According to The Dictionary of American Regional English, the word finagle may function as a verb meaning, ‘to deceive by flattery; to obtain by improper means, to cheat’ or it may function as a noun meaning, ‘an instance of wangling or chicanery’ (“Finagle”). Young and middle aged speakers throughout the United States - with the exception of residents of the West Midlands - commonly use the word finagle. Its variant spellings are: fanigle, fenagle, fenig(g)le, finigal, fin(n)agel, finaygle, and phenagle. One may pronounce it as /fInegəl/, /fənegəl/, or more rarely /fənIgəl/.
Finagle traces its origin back to Gregor von Feinaigle (1765?-1819) who was a “German proponent of mnemonics who lectured (and was often ridiculed) in England and France” (“Finagle”). Residents of East Coast states trace back the use of the word finagle to the early nineteen hundreds with phrases like “I’m a weary man and I don’t want any finnagelling from you” or “He’ll faniggle around some way to win” (“Finagle”). The nineteen thirties and forties saw the use of finagle in published works such as Michael Cain’s novel Fast One, Writer’s Digest, and The Saturday Evening Post - all of which used the word in the form of the gerund finagling (with variant spellings). Other uses included the word finagle in conjunction with the preposition around. For example, an interviewee from Georgia used as follows in the phrase: “If you . . . made him lower the price, you might say, ‘I finagled around’” (“Finagle”).
One interviewee stated that as a boy he learned to interpret the word finagle as meaning, ‘fuss and feathers over a small matter with fakery in it, a lackadaisical effort to sell a bargain, a small bargain . . .’ (“Finagle”). While this definition has a note of rustic simplicity to it, it also holds a quaint charm in that it conveys an important truth. How often do people get caught up in using tremendous effort only to acquire the most trivial of things? How much time do people waste seeking after things that do not matter in the long run?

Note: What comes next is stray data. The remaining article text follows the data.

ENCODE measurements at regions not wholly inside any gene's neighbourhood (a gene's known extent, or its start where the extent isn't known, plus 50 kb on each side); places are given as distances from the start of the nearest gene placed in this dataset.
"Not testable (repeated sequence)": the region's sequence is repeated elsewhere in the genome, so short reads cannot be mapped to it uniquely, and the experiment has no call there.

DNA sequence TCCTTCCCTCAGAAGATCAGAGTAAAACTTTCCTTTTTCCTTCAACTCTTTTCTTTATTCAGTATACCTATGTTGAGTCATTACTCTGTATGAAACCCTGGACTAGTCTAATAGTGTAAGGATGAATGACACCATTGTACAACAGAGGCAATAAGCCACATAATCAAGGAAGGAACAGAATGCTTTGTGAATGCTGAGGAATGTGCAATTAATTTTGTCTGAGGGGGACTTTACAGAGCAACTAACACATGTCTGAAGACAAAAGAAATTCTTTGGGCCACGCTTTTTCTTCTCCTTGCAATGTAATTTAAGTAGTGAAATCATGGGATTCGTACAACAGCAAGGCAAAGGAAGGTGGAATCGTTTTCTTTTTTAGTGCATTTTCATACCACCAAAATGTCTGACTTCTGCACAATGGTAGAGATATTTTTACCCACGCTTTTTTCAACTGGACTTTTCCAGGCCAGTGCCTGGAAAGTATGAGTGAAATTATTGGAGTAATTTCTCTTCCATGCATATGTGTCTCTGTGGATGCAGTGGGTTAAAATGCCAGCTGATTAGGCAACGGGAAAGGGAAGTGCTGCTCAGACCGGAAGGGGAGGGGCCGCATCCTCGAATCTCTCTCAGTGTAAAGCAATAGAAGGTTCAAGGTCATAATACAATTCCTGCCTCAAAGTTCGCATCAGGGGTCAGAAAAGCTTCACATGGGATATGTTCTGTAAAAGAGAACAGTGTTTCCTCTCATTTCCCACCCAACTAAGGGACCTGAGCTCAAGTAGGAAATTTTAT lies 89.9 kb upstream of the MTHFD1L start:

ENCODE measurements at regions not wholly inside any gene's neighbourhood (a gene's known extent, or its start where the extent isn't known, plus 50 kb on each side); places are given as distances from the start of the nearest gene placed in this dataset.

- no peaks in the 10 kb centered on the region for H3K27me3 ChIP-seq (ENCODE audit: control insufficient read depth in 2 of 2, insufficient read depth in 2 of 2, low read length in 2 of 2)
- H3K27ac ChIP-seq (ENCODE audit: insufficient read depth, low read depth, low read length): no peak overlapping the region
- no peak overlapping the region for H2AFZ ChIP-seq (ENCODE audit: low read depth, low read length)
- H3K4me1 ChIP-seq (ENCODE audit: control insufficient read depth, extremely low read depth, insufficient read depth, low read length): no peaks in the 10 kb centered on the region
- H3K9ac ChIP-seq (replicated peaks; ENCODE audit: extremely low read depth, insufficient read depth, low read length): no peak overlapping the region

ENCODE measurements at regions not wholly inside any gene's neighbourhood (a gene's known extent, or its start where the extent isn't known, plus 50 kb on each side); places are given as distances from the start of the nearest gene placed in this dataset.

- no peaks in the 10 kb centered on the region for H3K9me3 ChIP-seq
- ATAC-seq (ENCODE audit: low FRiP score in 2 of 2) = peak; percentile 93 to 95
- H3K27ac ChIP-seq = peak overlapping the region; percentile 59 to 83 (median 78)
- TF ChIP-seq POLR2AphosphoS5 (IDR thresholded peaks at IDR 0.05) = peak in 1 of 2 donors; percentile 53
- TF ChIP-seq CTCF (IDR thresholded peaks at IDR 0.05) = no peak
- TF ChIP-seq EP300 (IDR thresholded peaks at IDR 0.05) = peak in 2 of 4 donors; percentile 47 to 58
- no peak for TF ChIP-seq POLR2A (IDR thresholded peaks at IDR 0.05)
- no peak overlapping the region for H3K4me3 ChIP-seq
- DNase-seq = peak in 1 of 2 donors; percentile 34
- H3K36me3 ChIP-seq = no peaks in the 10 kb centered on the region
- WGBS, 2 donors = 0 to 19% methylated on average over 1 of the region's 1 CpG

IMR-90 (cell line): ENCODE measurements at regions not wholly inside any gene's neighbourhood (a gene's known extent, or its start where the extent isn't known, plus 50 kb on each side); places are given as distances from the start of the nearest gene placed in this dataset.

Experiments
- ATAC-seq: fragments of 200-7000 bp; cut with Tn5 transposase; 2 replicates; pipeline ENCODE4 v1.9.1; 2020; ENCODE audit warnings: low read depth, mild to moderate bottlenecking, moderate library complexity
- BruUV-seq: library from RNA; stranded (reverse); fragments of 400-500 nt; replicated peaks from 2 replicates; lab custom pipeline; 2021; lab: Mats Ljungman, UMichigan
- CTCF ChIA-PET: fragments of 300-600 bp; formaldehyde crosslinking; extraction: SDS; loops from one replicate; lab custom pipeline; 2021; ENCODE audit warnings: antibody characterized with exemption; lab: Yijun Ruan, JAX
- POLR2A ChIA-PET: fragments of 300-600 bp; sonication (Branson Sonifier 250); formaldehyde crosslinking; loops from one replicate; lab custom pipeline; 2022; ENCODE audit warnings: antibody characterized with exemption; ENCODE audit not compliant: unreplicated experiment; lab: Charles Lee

I chose this word because prior to reading its description in the Dictionary of American Regional English, I had not realized how negative of a connotation it held. I also thought it was interesting that the DARE reported that it is not a commonly used word in the West Midlands (which just happens to be the region that we are in). Because I have heard and used the word before (and therefore assumed the editors would have listed it as common to the West Midlands) I wondered if it is used even more commonly in other regions.
“Finagle.” Dictionary of American Regional English. Eds. Cassidy, Frederic G., Joan Houston Hall. Vol. II. Cambridge: Belknap, 1991. Print.